Support for detecting a subscription being "live" with gRPC

The existing client libraries (we’re using the Java one) has support for telling a subscriber that a subscription is now “live”, e.g. has switched from catch up mode to updating in response to new events coming in. There are posts elsewhere on this forum from years back regarding how this can be useful, I appreciate that there’s no guarantee that you have “all” events at any given point, but this functionality is still something that we leverage on our platform as a signal that a long running replay/rebuild has completed and we can now rely on the data being fresh.

I do not see any similar flag or callback in the new gRPC based Java client. Is it there and I’ve missed it, or if not, are there any plans on supporting it? Would doing so be a client side change only or require a new version of EventStoreDB?

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Hey @Kristian_Freed,

The current Java client version doesn’t expose it but on every notification of an event, the server gives you the first and last event number of the stream you are subscribed to. You should be able to replicate the behavior you are looking for with it.

I can find some time to add those missing parts this week.

If those “first and last” event versions could be exposed as part of the event record, that would definitely be enough to cover our needs and would be very much welcome!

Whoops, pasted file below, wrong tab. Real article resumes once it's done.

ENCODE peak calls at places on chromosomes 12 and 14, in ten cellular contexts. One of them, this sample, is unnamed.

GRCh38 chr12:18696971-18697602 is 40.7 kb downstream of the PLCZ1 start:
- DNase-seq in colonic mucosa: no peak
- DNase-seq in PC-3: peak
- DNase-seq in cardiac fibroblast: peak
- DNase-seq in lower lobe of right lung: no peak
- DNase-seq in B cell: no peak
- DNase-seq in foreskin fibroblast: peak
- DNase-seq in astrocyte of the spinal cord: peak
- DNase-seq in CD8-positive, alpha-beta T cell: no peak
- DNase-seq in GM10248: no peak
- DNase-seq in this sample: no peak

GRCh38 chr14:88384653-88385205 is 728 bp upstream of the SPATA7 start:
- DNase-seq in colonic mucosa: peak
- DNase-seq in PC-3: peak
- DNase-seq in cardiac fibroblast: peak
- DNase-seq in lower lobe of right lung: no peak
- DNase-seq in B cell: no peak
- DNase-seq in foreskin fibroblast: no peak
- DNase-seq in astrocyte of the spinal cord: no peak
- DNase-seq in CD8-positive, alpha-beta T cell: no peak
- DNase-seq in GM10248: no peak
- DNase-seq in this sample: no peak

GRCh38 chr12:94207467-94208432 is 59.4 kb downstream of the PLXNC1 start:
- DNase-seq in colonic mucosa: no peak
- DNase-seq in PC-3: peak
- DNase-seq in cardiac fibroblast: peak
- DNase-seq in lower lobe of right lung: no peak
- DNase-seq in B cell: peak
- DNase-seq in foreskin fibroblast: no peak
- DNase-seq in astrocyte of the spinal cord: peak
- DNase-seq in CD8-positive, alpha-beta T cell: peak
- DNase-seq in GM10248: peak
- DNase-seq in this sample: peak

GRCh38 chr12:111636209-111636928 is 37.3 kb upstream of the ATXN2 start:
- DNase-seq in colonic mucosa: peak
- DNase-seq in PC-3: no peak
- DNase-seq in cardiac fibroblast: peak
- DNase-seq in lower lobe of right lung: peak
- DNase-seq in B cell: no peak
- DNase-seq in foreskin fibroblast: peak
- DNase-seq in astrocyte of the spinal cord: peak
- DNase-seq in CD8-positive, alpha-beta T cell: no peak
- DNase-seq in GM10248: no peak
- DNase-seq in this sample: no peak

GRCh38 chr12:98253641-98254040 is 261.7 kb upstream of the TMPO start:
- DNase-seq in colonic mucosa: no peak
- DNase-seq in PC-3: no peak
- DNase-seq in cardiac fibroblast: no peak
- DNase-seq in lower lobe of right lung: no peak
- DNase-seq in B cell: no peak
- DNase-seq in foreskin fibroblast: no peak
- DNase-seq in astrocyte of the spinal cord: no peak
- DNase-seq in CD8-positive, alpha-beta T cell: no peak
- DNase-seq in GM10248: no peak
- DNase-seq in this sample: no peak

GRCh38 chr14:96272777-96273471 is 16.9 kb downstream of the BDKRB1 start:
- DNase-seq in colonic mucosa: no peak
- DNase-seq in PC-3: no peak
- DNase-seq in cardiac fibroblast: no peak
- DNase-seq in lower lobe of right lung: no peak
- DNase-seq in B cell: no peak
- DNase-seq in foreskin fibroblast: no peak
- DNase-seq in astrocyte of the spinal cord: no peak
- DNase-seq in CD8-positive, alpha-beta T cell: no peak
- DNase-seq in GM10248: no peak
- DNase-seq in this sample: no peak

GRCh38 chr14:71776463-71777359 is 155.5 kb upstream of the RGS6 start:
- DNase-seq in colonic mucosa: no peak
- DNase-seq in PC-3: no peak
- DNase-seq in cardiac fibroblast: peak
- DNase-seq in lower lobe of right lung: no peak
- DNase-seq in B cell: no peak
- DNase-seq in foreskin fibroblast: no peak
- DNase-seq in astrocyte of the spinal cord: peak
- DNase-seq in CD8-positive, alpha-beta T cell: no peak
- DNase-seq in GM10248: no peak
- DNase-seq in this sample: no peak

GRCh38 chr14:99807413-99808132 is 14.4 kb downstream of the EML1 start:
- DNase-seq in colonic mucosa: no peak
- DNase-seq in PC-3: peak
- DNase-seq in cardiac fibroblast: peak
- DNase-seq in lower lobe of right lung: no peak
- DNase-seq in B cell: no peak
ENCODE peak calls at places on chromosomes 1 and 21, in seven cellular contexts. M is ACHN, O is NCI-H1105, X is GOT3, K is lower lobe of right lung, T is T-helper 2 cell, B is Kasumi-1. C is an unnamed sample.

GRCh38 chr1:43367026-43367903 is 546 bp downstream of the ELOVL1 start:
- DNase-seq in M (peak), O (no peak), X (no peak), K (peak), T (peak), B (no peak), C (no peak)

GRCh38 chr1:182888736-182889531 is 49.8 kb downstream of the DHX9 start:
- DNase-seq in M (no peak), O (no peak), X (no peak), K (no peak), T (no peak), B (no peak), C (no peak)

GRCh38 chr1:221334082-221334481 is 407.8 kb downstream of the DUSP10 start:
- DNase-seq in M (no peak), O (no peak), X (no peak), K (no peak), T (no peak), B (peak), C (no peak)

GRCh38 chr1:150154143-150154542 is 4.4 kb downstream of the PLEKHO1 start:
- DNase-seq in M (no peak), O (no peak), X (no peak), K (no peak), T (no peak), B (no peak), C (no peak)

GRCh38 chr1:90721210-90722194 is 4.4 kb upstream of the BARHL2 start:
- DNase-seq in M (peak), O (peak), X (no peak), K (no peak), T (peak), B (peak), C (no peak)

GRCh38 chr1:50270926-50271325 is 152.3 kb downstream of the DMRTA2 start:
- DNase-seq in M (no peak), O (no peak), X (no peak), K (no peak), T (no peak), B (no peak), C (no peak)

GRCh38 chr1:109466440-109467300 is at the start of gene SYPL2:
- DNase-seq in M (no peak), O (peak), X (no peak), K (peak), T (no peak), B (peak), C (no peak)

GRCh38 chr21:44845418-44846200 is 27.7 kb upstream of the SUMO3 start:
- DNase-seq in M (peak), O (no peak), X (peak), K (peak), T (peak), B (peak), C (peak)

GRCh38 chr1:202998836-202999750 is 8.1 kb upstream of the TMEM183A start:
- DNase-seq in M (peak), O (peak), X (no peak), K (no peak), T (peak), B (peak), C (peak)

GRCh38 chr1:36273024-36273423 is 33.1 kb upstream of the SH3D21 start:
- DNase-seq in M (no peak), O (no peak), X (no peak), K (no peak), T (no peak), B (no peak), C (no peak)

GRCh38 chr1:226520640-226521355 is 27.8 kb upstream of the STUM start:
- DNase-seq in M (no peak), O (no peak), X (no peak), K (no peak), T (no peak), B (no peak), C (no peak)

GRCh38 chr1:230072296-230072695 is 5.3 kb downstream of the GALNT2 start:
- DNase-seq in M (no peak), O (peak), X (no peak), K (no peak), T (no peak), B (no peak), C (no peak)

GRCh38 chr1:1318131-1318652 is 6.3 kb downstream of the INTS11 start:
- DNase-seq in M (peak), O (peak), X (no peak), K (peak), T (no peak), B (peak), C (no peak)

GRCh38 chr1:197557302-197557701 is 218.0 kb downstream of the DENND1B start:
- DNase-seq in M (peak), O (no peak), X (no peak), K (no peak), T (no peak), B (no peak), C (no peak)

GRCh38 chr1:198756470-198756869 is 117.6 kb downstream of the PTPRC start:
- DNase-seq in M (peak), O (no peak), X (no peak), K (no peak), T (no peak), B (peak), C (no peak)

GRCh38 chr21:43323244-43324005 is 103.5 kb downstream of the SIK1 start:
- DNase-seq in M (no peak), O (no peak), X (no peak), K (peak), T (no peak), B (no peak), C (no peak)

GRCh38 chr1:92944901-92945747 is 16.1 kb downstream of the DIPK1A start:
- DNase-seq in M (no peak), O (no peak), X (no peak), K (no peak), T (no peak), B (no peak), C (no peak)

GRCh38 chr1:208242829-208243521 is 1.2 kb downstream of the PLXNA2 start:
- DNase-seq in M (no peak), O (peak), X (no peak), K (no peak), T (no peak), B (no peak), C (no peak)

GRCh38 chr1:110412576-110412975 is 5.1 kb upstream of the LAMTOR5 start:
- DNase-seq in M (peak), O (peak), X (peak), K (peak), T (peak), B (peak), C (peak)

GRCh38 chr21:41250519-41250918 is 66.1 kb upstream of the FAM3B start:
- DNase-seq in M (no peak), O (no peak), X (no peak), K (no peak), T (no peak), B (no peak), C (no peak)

Would these be exposed also in the case of reading? The ESJC client that we currently use exposes explicitly whether you have hit the “end of stream” in a read which we rely on for paging. In the gRPC client, I suppose the way to check for this is to see if a read returns fewer than the requested events?

@Kristian_Freed, you can also check .NET TCP => gRPC migration guideline, where I showed how this could be achieved with the current API

PR’s ready:

Thank you, this is useful (though the Java client has some behaviour differences it seems, like using exceptions for “not found” instead of a status).

If it’s possible to avoid antother call back to eventstore for every event to compare versions however, that would be preferable, so adding these versions as part of the event updates would help.

On the example using paging, we do rely on the paging pattern not only for the reading of events themselves, for also running in-process operations on events in a batched manner (read 100 events, process 100 events, throw away the events, go back for more), so the explicit paging pattern is still useful to us.